Nasdaq OMX Clear was the first CCP (central counterparty clearing house) to be reauthorised under EMIR (the European Market Infrastructure Regulation) on 18 March 2014. Since then, however, the clearing mandate has been postponed twice, with the new capital requirements that will require clearing activity to be conducted at a Qualified CCP, such as Nasdaq OMX, now set to become active on 15 December 2015.
We have looked at the delays to mandatory clearing here:CCP approval and equivalence process drags on
Given its position as the first QCCP in Europe, Nasdaq OMX is well placed to discuss the mandate in Europe and how the approval process has impacted their business. Thomas Murray Data Services spoke to Fredrik Ekström, head of risk management – European clearing at Nasdaq OMX, about the clearing mandate and what Nasdaq has been able to do since being approved by ESMA (the European Securities and Markets Authority).
This is part one of a two part Q&A with Ekström.
TMDS: You were the first EMIR authorised CCP in Europe. Has there been any advantage for Nasdaq OMX?
FE: In terms of the EMIR authorisation, some of the advantage, or edge, that we hoped to receive as a result of being the first to be authorised has been somewhat lost as the mandate has been delayed in terms of the original plan. The regulatory equivalence issue between the US and Europe has also pushed back the need to be a QCCP and that was also one of the reasons for being very early in the approval process – to be able to prepare for the mandate and its impact, and also to get into position under the Basel III Capital Requirements which state that it is necessary to be a QCCP to achieve the lower capital requirements.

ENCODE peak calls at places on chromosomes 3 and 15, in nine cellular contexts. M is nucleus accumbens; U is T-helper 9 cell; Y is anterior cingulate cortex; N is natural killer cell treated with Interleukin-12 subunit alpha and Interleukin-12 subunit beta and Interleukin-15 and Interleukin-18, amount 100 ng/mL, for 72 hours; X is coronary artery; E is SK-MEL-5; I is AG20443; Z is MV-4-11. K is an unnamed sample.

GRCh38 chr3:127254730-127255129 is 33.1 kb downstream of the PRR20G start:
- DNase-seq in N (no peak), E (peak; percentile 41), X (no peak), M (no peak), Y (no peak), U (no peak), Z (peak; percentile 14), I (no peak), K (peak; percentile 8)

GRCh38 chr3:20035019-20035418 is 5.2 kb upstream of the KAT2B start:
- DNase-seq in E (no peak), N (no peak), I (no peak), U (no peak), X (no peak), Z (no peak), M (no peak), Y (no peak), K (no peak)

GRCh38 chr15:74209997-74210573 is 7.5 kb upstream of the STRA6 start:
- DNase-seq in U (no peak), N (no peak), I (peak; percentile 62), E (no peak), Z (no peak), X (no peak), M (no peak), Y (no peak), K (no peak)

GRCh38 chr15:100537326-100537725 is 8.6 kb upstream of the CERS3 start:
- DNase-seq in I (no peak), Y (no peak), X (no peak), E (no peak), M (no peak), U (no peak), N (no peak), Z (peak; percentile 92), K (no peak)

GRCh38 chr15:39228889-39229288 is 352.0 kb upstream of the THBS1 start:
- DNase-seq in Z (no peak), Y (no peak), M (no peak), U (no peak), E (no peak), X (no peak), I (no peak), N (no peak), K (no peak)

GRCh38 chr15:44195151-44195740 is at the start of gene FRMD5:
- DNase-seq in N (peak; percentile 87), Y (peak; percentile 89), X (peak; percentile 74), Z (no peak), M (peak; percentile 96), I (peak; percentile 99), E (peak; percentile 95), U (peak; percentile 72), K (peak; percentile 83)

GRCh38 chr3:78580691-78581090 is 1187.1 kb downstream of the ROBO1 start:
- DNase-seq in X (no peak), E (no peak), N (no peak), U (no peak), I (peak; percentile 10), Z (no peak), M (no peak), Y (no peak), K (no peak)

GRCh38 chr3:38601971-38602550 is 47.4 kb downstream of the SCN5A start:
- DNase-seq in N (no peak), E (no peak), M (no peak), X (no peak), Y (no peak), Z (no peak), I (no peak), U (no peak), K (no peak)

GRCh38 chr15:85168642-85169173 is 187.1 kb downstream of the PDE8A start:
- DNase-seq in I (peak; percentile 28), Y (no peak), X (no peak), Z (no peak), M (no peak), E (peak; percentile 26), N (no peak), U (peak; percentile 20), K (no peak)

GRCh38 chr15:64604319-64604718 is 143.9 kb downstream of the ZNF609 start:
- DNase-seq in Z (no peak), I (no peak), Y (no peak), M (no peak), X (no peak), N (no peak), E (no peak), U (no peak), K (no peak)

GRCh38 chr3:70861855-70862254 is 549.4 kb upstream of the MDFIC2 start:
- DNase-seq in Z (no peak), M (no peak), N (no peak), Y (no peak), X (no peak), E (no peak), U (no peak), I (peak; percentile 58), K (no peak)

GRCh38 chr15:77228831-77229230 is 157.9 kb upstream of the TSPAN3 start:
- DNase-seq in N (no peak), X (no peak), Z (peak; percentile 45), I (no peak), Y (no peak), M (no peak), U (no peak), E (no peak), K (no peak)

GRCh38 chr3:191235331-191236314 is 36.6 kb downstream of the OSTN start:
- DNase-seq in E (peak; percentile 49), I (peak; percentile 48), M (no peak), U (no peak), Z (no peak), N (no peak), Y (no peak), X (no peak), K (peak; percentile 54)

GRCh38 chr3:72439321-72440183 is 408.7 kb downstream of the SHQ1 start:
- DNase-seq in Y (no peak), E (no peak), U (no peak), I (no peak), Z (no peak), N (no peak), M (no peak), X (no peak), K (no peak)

Nevertheless, we wanted to be early as there were things we wanted to do in building our CCP. One of the things we did after approval was to continue our work to become a truly multi-asset clearing house. Part of this was to integrate the Norwegian clearing house, NOS ASA. It cleared mainly within the freight, fuel-oil and seafood clearing business and was acquired by Nasdaq in 2012 to be integrated into Nasdaq Clearing after we got the EMIR license.
We also looked to immediately broaden the suite of products we could clear. We were also the first CCP to apply for an extension to our license to clear FX products. We now have that approval to clear both listed and OTC FX instruments; I think we are the first to have this approval.
Those are two examples of how we have continued to build our business on the back of being an EMIR approved CCP, although I do feel that some of the advantage has been lost in the delays to the clearing obligation and the QCCP status.
Are your clients mainly Scandinavian based, or pan-European?
It is clearly a pan-European customer base. Nasdaq Clearing was set up in the mid-1980s at a time when most of our clients were Nordic based banks and broker dealers. With the move to become a multi-asset class clearing house, our customer base has changed and within equities and interest rate products, about half of our clients are non-Nordic and within the commodity market we have a global client base. The commodity market is truly global.
How easy is it sign up and use Nasdaq’s CCP?
Unsurprisingly I would argue it is easy! Our on-boarding process is quite straightforward. We have procedures to follow to establish memberships but I think we have, and this is a bit unique, a lot of direct participants – over 300 in our CCP. If you compare that to the larger European CCPs, they have more of a general clearing member structure. We combine the GCM structure with having many direct participants, which demonstrates that our on-boarding process is relatively simple.
Also the paperwork and the opening of accounts and connectivity to the payment and collateral system makes it easy to connect to us. Another thing that we have, which is also a bit unique, is that we have over 300 segregated clients (ISA accounts) at the CCP.
One of the things that has been discussed at length within the industry has been the segregated account models at CCPs. There has been a limited take up of segregated accounts in Europe, but that is not the case in the Nordics.